NextAuth.js v5 does not introduce any breaking changes to the database schema. However, since OAuth 1.0 support is dropped, the already optional oauth_token_secret and oauth_token fields can be removed from the account table, if you are not using them.

Furthermore, previously uncommon fields like GitHub's refresh_token_expires_in fields were required to be added to the account table. This is no longer the case, and you can remove it if you are not using it. If you do, make sure to return it via the new account() callback.

Edge compatibility​

While NextAuth.js strictly uses standard Web APIs (and thus can run in any environments that support that), some libraries or ORMs (Object-Relational Mapping) packages that you rely on might not be ready yet. In this case, you can split the auth configuration into multiple files. The following is an example of how to do this with a database adapter.

NextAuth.js supports two session strategies. When you are using an adapter, you can choose to save the session data into a database. Unless your database and its adapter is compatible with the Edge runtime/infrastructure, you will not be able to use a "database" session strategy.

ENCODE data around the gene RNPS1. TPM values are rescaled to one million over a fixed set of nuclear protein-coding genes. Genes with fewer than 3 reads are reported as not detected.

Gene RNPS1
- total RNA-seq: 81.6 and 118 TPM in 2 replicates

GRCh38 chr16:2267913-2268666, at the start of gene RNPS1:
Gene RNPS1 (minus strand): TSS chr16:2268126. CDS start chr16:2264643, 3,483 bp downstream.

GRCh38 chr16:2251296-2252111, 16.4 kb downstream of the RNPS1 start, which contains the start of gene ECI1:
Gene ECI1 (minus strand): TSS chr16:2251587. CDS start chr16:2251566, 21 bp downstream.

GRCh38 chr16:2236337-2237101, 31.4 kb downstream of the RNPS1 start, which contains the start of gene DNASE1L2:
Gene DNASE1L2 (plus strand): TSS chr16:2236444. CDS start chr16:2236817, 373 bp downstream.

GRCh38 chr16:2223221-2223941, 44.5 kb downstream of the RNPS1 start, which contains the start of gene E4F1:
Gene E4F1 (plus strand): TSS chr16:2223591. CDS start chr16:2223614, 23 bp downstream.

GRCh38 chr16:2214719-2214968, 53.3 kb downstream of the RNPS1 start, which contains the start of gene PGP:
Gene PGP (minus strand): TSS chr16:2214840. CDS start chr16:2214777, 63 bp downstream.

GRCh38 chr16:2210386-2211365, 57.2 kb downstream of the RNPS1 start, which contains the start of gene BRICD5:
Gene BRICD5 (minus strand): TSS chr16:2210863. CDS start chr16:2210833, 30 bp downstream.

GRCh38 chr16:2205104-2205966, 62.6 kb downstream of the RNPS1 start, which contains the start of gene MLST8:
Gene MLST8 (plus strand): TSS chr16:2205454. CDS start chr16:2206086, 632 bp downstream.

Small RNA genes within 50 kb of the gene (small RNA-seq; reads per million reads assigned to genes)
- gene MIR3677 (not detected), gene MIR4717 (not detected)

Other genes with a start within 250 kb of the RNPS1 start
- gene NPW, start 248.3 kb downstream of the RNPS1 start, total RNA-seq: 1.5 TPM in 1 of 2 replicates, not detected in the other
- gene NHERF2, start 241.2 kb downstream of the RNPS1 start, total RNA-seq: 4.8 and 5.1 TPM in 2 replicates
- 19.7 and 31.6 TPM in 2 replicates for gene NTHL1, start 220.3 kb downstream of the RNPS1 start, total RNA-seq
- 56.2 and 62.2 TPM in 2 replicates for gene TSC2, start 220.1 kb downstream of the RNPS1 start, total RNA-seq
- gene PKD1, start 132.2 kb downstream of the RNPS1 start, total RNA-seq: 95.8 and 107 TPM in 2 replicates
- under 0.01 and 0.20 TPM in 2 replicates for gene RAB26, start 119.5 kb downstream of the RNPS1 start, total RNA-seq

Most adapters rely on an ORM/library that is not yet compatible with the Edge runtime. So here is how you can work around it, by forcing a JWT session strategy:


The following filenames are only a convention we chose, the filenames/structure can be anything you like.

  1. Create an auth.config.ts file with your config and export it:
import GitHub from "next-auth/providers/github"

import type { NextAuthConfig } from "next-auth"

export default {
providers: [GitHub],
} satisfies NextAuthConfig
  1. Create an auth.ts file and add your adapter there, together with the jwt session strategy:
import NextAuth from "next-auth"
import { PrismaAdapter } from "@auth/prisma-adapter"
import { PrismaClient } from "@prisma/client"
import authConfig from "./auth.config"

const prisma = new PrismaClient()

export const { handlers, auth } = NextAuth({
adapter: PrismaAdapter(prisma),
session: { strategy: "jwt" },
  1. Make sure that Middleware is not using the import with a non-edge compatible adapter:
- export { auth as middleware } from './auth'
+ import authConfig from "./auth.config"
+ import NextAuth from "next-auth"
+ export const { auth: middleware } = NextAuth(authConfig)

That's it! Now you can keep using a database for user data, even if your adapter is not compatible with the Edge runtime yet, by forcing the session strategy to be JWT.

Please follow up with your database/ORM's maintainer to see if they are planning to support the Edge runtime/infrastructure.


  • NextAuthOptions is renamed to NextAuthConfig
  • Adapter from next-auth/adapters is moved to @auth/core/adapters. If you are creating a custom adapter, use @auth/core instead of next-auth.


We hope this migration goes smoothly for everyone! If you have any questions or get stuck anywhere, feel free to create a new issue on GitHub.